With a new foreword: The New York Times–bestselling biography of President Lyndon Johnson from the Pulitzer Prize–winning author of Team of Rivals.
Featuring a 2018 foreword by the Pulitzer Prize–winning political historian that celebrates a reappraisal of Lyndon Johnson’s legacy five decades after his presidency, from the vantage point of our current, profoundly altered political culture and climate, Doris Kearns Goodwin’s extraordinary and insightful biography draws from meticulous research in addition to the author’s time spent working at the White House from 1967 to 1969. After Johnson’s term ended, Goodwin remained his confidante and assisted in the preparation of his memoir. In Lyndon Johnson and the American Dream, she traces the 36th president’s life from childhood to his early days in politics, and from his leadership of the Senate to his presidency, analyzing his dramatic years in the White House, including both his historic domestic triumphs and his failures in Vietnam.
Drawing on personal anecdotes and candid conversation with Johnson, Goodwin paints a rich and complicated portrait of one of our nation’s most compelling politicians in “the most penetrating, fascinating political biography I have ever read” (The New York Times).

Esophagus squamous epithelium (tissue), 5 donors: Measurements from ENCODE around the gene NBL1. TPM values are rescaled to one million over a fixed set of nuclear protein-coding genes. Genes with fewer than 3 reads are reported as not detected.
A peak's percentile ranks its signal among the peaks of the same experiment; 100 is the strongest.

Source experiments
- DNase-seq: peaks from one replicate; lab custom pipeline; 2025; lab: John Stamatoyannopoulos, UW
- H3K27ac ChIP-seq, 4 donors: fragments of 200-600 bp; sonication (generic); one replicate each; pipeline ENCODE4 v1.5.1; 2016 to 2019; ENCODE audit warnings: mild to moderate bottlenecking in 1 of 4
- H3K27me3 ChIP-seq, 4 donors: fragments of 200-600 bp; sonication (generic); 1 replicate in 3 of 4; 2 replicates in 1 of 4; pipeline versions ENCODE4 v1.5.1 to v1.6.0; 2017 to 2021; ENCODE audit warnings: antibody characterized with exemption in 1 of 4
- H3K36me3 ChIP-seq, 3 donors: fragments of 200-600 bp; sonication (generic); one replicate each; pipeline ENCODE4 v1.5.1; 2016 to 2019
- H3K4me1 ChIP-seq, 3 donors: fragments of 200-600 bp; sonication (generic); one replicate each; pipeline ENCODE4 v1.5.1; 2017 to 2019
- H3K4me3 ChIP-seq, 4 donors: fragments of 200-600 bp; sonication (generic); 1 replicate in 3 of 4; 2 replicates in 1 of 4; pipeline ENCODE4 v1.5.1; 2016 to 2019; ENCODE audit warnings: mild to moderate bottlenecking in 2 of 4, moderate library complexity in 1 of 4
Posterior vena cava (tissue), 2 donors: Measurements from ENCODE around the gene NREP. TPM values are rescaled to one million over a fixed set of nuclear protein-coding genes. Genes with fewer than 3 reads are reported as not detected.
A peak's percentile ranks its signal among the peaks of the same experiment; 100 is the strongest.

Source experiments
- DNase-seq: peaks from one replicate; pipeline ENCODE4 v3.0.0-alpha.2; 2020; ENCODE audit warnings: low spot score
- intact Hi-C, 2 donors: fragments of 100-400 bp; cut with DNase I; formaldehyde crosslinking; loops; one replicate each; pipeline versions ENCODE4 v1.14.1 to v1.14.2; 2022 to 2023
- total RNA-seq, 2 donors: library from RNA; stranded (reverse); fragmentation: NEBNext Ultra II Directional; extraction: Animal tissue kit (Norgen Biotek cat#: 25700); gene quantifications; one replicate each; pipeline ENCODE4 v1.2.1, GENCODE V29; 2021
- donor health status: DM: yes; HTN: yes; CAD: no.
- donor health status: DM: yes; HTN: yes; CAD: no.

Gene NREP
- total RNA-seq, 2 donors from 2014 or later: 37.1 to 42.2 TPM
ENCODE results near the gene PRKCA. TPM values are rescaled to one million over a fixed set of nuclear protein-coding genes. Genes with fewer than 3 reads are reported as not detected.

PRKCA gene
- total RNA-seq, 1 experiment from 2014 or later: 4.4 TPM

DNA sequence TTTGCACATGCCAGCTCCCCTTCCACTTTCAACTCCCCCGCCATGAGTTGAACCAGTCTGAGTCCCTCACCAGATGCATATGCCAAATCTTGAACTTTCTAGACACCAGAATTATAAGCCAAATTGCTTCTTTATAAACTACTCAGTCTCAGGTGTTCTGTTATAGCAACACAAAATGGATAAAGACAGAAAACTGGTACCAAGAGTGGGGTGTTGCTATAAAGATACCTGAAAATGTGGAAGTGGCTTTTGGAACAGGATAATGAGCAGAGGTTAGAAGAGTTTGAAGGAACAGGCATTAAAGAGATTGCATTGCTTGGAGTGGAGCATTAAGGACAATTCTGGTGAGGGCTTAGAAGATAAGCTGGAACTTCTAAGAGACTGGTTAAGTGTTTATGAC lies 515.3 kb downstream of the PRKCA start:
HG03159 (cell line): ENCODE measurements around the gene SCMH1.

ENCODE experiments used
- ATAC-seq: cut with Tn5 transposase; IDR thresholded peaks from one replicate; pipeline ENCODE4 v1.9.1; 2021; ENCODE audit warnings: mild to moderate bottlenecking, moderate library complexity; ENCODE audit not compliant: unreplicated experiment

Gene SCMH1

Team of Rivals by Ms. Goodwin is one of the best history books I've ever read. The Bully Pulpit, also by Ms. Goodwin, was a disappointment.
But this "biography" of Lyndon Johnson is truly awful. I have the benefit of having read Robert Caro's biography of Johnson and therefore know many of the ways that Ms. Goodwin's version is simply wrong. For example, Johnson's election as head of the student body in college, and his election as the Speaker of the "Little Congress," were both the result of out-and-out cheating on Johnson's part. Indeed, Johnson cheated in almost every election in which he ever participated, and not by a little, by a lot. For a would-be biographer to miss his cheating is a big deal.
Ms. Goodwin spoke with Johnson extensively when he was old and she was a very young woman. Perhaps as a result, the book reads more like stenography than biography. I can imagine a young Ms. Goodwin believing that Johnson was really confiding in her. But if you know Johnson, you know that he wasn't confiding in her at all. He was giving his version of history and playing on her psychological weaknesses to make her believe him. Far too often, she takes his stories at face value when she should be taking them with a whole shaker of salt.
We are left with a sanitized, one-dimensional version of Johnson's life, one that bears only a faint resemblance to actual events.
Lyndon Johnson was a fascinating, great man. Ms. Goodwin does both her subject and her readers a great disservice with this book.